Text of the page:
Hereditary forms of renal cell carcinoma (RCC) have yielded clues regarding the molecular pathogenesis of sporadic RCC. The discovery of germline mutations in chromatin-modulating enzymes also defined a new hereditary RCC syndrome. Although histologically distinct RCC subtypes exist, emerging themes shared between hereditary and sporadic RCC include dysregulation of the von Hippel-Lindau tumor suppressor protein/hypoxia inducible factor axis, defective ciliogenesis, and aberrant tumor metabolism. This article describes the most common hereditary RCC syndromes and associated extrarenal manifestations. Recent evidence supports developing screening guidelines for early-onset RCC to identify persons with germline mutations in the absence of secondary clinical manifestations.
Thai H. Ho and Eric Jonasch
Andre P. Fay, Guillermo de Velasco, Thai H. Ho, Eliezer M. Van Allen, Bradley Murray, Laurence Albiges, Sabina Signoretti, A. Ari Hakimi, Melissa L. Stanton, Joaquim Bellmunt, David F. McDermott, Michael B. Atkins, Levi A. Garraway, David J. Kwiatkowski, and Toni K. Choueiri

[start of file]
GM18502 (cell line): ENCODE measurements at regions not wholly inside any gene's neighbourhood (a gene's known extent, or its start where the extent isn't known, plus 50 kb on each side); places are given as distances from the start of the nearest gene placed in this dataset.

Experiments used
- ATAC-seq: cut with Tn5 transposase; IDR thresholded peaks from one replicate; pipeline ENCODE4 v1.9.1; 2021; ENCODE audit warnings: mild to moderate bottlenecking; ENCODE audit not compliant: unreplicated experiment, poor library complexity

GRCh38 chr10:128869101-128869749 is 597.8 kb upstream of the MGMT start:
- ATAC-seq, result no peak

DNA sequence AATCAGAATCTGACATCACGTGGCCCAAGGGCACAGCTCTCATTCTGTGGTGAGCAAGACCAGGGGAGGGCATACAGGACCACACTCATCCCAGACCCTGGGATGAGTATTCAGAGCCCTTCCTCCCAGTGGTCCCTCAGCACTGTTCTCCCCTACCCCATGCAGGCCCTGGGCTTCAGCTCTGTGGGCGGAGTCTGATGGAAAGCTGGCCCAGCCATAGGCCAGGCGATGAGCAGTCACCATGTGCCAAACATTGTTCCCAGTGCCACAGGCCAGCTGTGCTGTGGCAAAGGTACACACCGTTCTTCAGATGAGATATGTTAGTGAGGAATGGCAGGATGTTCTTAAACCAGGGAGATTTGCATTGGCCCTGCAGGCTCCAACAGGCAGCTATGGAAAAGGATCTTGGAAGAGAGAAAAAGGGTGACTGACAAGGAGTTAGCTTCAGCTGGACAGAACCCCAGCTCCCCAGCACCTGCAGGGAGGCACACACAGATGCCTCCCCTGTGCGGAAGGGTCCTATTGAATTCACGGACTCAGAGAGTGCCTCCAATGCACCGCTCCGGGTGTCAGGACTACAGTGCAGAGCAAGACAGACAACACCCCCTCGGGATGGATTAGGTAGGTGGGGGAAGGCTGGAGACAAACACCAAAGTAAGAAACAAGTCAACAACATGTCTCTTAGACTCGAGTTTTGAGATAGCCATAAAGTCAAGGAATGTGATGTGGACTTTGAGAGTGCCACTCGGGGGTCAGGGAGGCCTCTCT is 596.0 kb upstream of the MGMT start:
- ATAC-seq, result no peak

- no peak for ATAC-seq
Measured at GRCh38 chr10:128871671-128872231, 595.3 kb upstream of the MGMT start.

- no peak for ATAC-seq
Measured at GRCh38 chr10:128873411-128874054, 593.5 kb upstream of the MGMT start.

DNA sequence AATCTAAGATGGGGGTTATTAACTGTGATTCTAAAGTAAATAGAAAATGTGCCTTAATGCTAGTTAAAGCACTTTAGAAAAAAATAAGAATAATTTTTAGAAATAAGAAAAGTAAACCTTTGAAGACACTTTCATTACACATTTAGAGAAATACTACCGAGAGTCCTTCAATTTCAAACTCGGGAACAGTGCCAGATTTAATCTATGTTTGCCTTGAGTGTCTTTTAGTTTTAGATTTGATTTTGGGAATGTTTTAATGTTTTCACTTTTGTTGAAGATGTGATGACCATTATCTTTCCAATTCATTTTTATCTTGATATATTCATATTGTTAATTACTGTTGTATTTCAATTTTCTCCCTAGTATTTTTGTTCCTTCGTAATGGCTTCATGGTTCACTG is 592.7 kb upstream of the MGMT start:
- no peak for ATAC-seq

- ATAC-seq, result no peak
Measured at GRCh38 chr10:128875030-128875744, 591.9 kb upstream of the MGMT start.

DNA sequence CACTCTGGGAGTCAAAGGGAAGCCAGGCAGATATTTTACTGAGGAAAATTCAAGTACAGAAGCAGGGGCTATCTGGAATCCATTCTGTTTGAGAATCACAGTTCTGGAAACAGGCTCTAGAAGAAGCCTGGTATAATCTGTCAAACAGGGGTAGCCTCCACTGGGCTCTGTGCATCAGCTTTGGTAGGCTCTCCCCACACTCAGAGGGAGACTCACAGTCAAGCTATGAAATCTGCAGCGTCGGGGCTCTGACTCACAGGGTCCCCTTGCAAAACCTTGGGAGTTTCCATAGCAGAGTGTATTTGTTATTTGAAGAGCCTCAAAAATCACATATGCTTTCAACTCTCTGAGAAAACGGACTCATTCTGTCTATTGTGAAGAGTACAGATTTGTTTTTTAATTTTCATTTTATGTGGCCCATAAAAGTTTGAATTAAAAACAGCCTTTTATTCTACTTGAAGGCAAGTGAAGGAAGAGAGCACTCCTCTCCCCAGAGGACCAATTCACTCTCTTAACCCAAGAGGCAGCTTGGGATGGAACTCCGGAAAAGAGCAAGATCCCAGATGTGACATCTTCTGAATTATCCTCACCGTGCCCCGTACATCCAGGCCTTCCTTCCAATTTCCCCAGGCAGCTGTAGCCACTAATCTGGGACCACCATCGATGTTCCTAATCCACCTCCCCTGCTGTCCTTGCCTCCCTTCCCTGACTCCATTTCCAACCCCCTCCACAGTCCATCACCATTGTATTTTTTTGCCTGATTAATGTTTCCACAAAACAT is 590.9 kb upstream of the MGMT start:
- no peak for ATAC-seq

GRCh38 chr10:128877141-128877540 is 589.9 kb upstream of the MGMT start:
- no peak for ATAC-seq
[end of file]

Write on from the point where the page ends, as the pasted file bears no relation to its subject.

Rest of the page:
Advances in next-generation sequencing have provided a unique opportunity to understand the biology of disease and mechanisms of sensitivity or resistance to specific agents. Renal cell carcinoma (RCC) is a heterogeneous disease and highly variable clinical responses have been observed with vascular endothelial growth factor (VEGF)–targeted therapy (VEGF-TT). We hypothesized that whole-exome sequencing analysis might identify genotypes associated with extreme response or resistance to VEGF-TT in metastatic (mRCC). Patients with mRCC who had received first-line sunitinib or pazopanib and were in 2 extreme phenotypes of response were identified. Extreme responders (ERs) were defined as those with partial response or complete response for 3 or more years (n=13) and primary refractory patients (PRPs) were defined as those with progressive disease within the first 3 months of therapy (n=14). International Metastatic RCC Database Consortium prognostic scores were not significantly different between the groups (P=.67). Considering the genes known to be mutated in RCC at significant frequency, PBRM1 mutations were identified in 7 ERs (54%) versus 1 PRP (7%) (P=.01). In addition, mutations in TP53 (n=4) were found only in PRPs (P=.09). Our data suggest that mutations in some genes in RCC may impact response to VEGF-TT.